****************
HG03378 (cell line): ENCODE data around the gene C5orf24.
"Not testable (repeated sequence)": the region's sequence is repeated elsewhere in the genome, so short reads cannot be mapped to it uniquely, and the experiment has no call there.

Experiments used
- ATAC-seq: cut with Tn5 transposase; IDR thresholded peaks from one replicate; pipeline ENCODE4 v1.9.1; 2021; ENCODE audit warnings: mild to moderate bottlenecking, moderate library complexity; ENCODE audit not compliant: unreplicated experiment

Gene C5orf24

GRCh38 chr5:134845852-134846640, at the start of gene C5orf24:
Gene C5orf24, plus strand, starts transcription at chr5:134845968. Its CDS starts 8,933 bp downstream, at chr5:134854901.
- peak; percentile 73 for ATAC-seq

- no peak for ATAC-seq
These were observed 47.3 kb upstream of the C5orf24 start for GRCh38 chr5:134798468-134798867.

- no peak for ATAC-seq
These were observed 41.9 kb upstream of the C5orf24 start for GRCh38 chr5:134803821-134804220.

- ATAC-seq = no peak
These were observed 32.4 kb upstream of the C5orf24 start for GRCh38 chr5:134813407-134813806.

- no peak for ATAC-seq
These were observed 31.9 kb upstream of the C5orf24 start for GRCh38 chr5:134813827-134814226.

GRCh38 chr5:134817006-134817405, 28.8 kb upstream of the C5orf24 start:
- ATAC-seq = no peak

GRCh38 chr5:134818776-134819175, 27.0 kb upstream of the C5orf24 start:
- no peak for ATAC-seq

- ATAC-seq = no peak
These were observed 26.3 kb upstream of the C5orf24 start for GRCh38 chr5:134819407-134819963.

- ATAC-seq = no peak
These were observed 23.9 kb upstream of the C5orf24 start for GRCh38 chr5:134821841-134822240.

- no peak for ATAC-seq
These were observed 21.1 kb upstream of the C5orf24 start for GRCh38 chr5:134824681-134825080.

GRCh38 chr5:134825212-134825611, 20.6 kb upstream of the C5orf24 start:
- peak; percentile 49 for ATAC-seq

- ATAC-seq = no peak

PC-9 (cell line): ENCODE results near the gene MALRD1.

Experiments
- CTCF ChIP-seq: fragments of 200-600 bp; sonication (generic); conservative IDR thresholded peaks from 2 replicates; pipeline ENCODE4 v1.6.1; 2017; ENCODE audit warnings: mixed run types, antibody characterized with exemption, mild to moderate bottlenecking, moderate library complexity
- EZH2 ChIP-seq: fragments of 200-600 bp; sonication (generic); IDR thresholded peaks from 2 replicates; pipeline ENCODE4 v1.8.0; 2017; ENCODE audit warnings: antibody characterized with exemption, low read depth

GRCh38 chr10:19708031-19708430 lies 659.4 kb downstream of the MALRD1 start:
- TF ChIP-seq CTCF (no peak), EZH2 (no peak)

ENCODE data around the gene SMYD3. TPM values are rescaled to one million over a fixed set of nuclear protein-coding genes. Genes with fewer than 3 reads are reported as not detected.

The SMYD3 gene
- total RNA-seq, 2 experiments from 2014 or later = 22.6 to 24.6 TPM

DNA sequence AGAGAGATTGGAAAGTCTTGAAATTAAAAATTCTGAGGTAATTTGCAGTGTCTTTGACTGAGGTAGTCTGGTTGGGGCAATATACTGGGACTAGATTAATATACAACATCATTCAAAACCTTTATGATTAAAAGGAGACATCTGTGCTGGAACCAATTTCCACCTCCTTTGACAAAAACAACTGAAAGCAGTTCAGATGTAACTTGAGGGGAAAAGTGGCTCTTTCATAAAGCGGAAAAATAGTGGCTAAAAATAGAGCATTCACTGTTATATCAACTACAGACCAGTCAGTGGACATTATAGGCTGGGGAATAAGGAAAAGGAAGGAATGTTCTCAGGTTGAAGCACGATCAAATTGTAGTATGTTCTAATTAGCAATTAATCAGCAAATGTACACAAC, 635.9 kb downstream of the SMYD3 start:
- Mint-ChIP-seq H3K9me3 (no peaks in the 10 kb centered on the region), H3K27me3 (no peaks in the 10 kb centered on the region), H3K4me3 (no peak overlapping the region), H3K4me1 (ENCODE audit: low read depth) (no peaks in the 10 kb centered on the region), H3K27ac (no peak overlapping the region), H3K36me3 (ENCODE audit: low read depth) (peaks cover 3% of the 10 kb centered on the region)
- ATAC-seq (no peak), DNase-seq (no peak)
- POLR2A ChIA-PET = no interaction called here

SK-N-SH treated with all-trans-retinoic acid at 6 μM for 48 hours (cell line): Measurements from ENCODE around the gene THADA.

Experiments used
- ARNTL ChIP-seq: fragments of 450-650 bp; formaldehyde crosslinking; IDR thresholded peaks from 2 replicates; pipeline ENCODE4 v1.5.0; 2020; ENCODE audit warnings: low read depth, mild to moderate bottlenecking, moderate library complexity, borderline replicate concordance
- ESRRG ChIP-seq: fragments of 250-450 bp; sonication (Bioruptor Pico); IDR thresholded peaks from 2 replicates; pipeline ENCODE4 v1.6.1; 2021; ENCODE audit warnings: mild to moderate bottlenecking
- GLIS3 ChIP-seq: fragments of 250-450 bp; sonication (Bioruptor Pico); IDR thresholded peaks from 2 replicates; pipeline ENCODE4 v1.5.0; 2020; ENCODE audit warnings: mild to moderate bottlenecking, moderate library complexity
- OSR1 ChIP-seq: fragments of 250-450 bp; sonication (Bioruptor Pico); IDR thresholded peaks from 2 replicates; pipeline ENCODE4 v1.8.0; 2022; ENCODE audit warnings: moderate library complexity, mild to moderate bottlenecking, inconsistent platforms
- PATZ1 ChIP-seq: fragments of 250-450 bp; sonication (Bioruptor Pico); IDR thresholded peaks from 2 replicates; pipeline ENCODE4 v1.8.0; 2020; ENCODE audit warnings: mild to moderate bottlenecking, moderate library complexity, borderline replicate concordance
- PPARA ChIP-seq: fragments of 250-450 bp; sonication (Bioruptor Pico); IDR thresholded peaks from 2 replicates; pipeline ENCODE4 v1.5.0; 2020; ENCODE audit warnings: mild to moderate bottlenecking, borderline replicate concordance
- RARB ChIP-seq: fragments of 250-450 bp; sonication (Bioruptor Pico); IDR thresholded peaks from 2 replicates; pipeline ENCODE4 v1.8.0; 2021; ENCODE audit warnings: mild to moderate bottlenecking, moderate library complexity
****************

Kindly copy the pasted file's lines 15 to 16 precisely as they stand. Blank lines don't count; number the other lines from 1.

- no peak for ATAC-seq
These were observed 31.9 kb upstream of the C5orf24 start for GRCh38 chr5:134813827-134814226.